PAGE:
The Thompson-Nicola Regional District board of directors are once again calling for immediate action from the B.C. government in resolving the blockade of the Tiny House Warriors protest group near Blue River. It’s been more than three years since the group first set up camp.
The motion to write a letter to provincial leaders, including Premier John Horgan, Minister of Forests, Lands, Natural Resource Operations and Rural Development Katrine Conroy and Rob Flemming, Minister of Transportation and Infrastructure, was brought to the board by Director of Area ‘B’ Stephen Quinn during the regular meeting on Sept. 23. The motion was passed by the board, and a letter sent a few days later.
He said very little has been done over the last few years, and his biggest concern came to fruition with an alleged violent altercation at a worker’s camp in Blue River.
“It resulted in $75,000-worth of property damage,” Quinn told the board. “One security personnel went to hospital, he is now recovering at home. I’d like to ask the board if they will consider sending a letter to Premier Horgan, Minister Conroy who is the…lands minister, and Minister Flemming, the highways minister, and ask them to immediately get personally involved and get this situation resolved before the violence escalates any further than it has.”
A spokesperson from Trans Mountain confirmed the incident on Sept. 15 in an email, saying individuals broke through fencing and threw rocks and debris at the workers and damaged equipment.
“Trans Mountain respects the right to peaceful, lawful expressions of opinions,” a statement from Trans Mountain reads. “There is a BC Supreme Court injunction in place that prevents the blocking or obstructing of access to Trans Mountain’s work sites and work areas throughout British Columbia.
“However, the events of Sept. 15, 2021, were not activities of peaceful protesters, but were premeditated attempts to stop work and damage equipment on this important project.”
Sgt. G.D. Simpson the Clearwater RCMP Detachment confirmed the allegations against the THW. Members of the THW broke through fencing at the Trans Mountain Blue River camp and threw rocks and other debris at workers, injuring one man and damaging equipment. Five protesters were arrested at the scene.
The THW group originally set up camp in Clearwater in North Thompson River Provincial Park but moved north mid-2018 after one of their leaders, Kanahus Manuel, was arrested and they were ordered to vacate. The group has been parked near the Trans Mountain work camp in Blue River ever since.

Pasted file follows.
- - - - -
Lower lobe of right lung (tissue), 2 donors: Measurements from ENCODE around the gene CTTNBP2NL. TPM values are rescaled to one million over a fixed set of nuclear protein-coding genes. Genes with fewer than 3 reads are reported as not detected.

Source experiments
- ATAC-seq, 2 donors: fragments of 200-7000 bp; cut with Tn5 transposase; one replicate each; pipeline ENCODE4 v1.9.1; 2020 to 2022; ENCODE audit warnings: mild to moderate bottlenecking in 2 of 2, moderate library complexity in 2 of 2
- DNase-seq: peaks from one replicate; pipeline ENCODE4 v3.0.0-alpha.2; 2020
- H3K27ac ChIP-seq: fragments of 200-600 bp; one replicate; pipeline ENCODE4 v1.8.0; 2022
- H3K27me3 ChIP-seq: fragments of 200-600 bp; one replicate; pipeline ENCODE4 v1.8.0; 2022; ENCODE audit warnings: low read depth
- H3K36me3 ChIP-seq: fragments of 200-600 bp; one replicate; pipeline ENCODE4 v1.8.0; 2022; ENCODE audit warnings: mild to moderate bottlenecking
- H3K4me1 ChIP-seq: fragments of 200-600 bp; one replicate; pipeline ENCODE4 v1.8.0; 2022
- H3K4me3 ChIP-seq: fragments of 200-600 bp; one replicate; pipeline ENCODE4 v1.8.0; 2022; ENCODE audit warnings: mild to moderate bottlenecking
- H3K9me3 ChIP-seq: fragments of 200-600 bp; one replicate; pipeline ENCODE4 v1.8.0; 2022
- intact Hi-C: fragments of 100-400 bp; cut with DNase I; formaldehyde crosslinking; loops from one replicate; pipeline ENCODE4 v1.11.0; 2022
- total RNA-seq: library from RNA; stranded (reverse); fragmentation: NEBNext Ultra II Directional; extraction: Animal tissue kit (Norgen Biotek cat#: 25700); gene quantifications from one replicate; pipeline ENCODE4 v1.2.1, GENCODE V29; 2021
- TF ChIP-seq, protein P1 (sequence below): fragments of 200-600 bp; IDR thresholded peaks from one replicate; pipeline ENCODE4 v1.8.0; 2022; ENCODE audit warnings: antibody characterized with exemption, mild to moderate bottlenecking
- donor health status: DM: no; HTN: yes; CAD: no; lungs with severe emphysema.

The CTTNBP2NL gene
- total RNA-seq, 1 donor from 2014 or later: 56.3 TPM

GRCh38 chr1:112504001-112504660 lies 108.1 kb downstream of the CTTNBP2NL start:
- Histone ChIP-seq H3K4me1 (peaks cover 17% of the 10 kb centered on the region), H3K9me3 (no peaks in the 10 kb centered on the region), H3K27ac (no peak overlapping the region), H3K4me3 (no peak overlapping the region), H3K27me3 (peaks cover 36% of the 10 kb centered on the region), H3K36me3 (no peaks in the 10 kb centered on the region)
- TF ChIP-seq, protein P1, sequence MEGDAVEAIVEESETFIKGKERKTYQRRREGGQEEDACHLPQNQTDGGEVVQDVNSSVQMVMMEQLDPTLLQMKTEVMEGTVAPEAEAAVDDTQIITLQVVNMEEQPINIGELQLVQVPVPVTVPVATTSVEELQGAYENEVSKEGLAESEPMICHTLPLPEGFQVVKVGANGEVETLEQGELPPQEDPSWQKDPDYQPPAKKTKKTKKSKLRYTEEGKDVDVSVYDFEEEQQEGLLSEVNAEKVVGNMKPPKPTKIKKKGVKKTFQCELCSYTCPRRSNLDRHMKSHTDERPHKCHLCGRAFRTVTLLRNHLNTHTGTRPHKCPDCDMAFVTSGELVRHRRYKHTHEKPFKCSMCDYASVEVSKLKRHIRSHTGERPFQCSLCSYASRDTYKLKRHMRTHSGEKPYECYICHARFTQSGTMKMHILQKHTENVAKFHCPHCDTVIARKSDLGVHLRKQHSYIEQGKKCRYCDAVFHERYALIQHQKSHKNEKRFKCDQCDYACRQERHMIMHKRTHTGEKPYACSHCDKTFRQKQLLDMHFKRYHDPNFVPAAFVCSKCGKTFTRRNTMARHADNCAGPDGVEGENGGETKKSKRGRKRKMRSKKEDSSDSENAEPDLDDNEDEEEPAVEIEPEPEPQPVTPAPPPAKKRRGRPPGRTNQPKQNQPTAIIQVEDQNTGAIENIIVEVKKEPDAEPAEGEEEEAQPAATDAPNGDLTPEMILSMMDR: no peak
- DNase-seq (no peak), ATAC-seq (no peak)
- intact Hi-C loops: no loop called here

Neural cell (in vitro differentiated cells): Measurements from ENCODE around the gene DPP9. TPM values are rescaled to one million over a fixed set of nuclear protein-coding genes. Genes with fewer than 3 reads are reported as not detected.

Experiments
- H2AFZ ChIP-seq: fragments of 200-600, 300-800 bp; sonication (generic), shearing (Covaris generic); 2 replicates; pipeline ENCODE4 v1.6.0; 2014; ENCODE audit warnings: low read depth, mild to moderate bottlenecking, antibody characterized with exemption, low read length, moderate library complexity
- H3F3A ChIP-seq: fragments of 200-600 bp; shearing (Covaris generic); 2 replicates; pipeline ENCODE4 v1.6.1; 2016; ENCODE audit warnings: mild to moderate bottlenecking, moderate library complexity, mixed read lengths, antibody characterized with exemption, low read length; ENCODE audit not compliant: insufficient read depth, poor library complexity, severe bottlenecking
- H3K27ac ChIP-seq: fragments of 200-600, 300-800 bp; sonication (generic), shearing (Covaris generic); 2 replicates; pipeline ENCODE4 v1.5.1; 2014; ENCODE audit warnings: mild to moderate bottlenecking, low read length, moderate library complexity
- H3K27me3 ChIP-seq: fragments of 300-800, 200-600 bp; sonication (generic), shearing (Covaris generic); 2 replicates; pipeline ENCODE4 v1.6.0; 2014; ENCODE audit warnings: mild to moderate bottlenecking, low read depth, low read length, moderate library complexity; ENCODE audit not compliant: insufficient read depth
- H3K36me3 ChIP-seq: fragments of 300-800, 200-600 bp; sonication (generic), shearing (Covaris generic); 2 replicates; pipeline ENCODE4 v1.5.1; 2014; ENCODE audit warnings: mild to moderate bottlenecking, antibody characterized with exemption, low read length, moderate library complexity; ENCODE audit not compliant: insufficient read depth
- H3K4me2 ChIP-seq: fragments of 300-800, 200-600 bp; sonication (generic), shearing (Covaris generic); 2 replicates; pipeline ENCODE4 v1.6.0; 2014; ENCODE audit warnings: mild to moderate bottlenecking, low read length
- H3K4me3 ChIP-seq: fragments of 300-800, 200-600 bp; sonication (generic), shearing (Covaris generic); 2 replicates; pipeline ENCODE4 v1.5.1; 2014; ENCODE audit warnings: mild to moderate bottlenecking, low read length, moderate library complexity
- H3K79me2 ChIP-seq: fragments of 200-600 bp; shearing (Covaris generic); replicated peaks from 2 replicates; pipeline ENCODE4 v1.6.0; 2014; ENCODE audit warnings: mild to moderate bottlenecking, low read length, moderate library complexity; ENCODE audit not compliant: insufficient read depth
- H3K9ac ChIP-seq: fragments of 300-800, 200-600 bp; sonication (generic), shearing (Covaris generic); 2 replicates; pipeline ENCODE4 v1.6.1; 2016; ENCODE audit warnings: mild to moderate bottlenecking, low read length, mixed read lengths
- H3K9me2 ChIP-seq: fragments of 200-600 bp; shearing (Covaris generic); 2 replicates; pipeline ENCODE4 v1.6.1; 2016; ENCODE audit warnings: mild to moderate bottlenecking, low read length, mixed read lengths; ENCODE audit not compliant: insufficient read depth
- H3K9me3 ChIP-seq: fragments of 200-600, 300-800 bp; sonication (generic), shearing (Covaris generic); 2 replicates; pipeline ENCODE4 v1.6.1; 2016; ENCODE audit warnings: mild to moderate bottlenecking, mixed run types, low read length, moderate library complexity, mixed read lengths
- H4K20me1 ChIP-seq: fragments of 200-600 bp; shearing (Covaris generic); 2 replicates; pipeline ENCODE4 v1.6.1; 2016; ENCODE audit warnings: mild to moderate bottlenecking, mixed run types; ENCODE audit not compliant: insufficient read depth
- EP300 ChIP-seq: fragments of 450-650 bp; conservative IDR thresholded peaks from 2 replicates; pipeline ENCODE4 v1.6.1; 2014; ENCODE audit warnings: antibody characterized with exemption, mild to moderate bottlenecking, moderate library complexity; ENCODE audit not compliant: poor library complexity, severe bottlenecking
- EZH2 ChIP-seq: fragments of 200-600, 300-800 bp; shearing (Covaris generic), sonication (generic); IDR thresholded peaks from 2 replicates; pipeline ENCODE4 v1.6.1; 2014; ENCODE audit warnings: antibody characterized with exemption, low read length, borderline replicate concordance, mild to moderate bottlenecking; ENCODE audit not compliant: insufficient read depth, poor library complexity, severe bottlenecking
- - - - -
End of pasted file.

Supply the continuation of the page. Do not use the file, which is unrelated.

Manuel and the THW have been protesting the construction of the Trans Mountain pipeline, stating the infrastructure is being built on unceded Secwepemc territory.
This isn’t the first time community leaders and political figures have expressed their concern about the pipeline protesters. In 2019, Quinn requested a meeting with B.C.’s public safety minister, even noting then to the TNRD board that the behaviour of the THW had escalated from being a nuisance to harassment of pipeline workers and community members.
In July 2020, Tk’emlups te Secwepemc Chief Rosanne Casimir and Simpcw First Nation Chief Shelly Loring issued a joint statement calling on the THW to leave its camp and stop its activity on Secwepemc land, saying the actions of the group violates Secwepemc laws and customs.
In the letter to the Premier and ministers, the TNRD board added the TNRD garbage collection truck and operator was “aggressively approached” while working in the area “to prevent him from doing his job.” The incident was reported to police.
“It is long past the time to have this issue resolved,” the letter reads. “We request that you, and the aforementioned Ministers, get directly involved and enforce the laws that are put in place to deal with this situation and have the THWs and their camp removed from Blue River.”
The Clearwater Times reached out to Kanahus Manuel and the Tiny House Warriors for comment. They did not respond before the publication deadline.